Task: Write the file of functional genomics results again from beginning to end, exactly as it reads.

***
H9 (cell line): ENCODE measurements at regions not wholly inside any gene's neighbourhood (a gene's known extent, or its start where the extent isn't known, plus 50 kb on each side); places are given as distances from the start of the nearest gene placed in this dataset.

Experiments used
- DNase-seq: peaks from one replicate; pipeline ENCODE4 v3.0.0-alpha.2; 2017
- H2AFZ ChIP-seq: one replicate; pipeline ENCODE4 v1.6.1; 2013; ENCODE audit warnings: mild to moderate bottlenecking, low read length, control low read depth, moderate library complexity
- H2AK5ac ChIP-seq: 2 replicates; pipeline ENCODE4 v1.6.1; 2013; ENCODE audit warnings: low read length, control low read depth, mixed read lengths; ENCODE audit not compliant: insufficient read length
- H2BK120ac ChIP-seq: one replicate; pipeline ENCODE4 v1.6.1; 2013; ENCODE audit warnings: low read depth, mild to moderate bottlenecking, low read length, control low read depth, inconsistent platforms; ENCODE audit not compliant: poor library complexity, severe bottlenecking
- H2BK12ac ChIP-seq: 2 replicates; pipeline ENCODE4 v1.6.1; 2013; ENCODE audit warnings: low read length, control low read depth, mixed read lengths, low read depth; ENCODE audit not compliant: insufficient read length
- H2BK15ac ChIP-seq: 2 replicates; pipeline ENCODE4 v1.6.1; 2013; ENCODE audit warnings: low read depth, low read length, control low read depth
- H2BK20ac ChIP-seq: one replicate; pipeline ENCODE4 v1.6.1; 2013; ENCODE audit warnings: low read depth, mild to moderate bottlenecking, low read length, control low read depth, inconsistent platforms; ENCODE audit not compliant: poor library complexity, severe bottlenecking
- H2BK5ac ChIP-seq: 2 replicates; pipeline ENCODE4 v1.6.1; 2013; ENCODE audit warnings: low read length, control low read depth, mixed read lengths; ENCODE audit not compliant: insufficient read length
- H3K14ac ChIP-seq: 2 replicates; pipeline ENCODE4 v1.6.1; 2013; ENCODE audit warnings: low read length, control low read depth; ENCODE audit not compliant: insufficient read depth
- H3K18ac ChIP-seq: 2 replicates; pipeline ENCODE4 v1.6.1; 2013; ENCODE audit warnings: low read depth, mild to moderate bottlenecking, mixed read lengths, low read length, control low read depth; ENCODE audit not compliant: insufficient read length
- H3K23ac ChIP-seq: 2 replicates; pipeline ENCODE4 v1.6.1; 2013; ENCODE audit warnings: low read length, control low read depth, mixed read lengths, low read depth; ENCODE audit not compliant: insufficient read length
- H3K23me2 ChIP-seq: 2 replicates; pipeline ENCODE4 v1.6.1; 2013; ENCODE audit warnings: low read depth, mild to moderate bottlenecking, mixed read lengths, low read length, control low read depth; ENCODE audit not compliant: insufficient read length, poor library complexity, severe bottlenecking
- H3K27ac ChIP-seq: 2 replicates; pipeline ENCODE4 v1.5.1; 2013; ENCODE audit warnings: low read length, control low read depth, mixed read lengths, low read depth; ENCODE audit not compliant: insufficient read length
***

H9 (cell line): ENCODE measurements at regions not wholly inside any gene's neighbourhood (a gene's known extent, or its start where the extent isn't known, plus 50 kb on each side); places are given as distances from the start of the nearest gene placed in this dataset.

Experiments used
- DNase-seq: peaks from one replicate; pipeline ENCODE4 v3.0.0-alpha.2; 2017
- H2AFZ ChIP-seq: one replicate; pipeline ENCODE4 v1.6.1; 2013; ENCODE audit warnings: mild to moderate bottlenecking, low read length, control low read depth, moderate library complexity
- H2AK5ac ChIP-seq: 2 replicates; pipeline ENCODE4 v1.6.1; 2013; ENCODE audit warnings: low read length, control low read depth, mixed read lengths; ENCODE audit not compliant: insufficient read length
- H2BK120ac ChIP-seq: one replicate; pipeline ENCODE4 v1.6.1; 2013; ENCODE audit warnings: low read depth, mild to moderate bottlenecking, low read length, control low read depth, inconsistent platforms; ENCODE audit not compliant: poor library complexity, severe bottlenecking
- H2BK12ac ChIP-seq: 2 replicates; pipeline ENCODE4 v1.6.1; 2013; ENCODE audit warnings: low read length, control low read depth, mixed read lengths, low read depth; ENCODE audit not compliant: insufficient read length
- H2BK15ac ChIP-seq: 2 replicates; pipeline ENCODE4 v1.6.1; 2013; ENCODE audit warnings: low read depth, low read length, control low read depth
- H2BK20ac ChIP-seq: one replicate; pipeline ENCODE4 v1.6.1; 2013; ENCODE audit warnings: low read depth, mild to moderate bottlenecking, low read length, control low read depth, inconsistent platforms; ENCODE audit not compliant: poor library complexity, severe bottlenecking
- H2BK5ac ChIP-seq: 2 replicates; pipeline ENCODE4 v1.6.1; 2013; ENCODE audit warnings: low read length, control low read depth, mixed read lengths; ENCODE audit not compliant: insufficient read length
- H3K14ac ChIP-seq: 2 replicates; pipeline ENCODE4 v1.6.1; 2013; ENCODE audit warnings: low read length, control low read depth; ENCODE audit not compliant: insufficient read depth
- H3K18ac ChIP-seq: 2 replicates; pipeline ENCODE4 v1.6.1; 2013; ENCODE audit warnings: low read depth, mild to moderate bottlenecking, mixed read lengths, low read length, control low read depth; ENCODE audit not compliant: insufficient read length
- H3K23ac ChIP-seq: 2 replicates; pipeline ENCODE4 v1.6.1; 2013; ENCODE audit warnings: low read length, control low read depth, mixed read lengths, low read depth; ENCODE audit not compliant: insufficient read length
- H3K23me2 ChIP-seq: 2 replicates; pipeline ENCODE4 v1.6.1; 2013; ENCODE audit warnings: low read depth, mild to moderate bottlenecking, mixed read lengths, low read length, control low read depth; ENCODE audit not compliant: insufficient read length, poor library complexity, severe bottlenecking
- H3K27ac ChIP-seq: 2 replicates; pipeline ENCODE4 v1.5.1; 2013; ENCODE audit warnings: low read length, control low read depth, mixed read lengths, low read depth; ENCODE audit not compliant: insufficient read length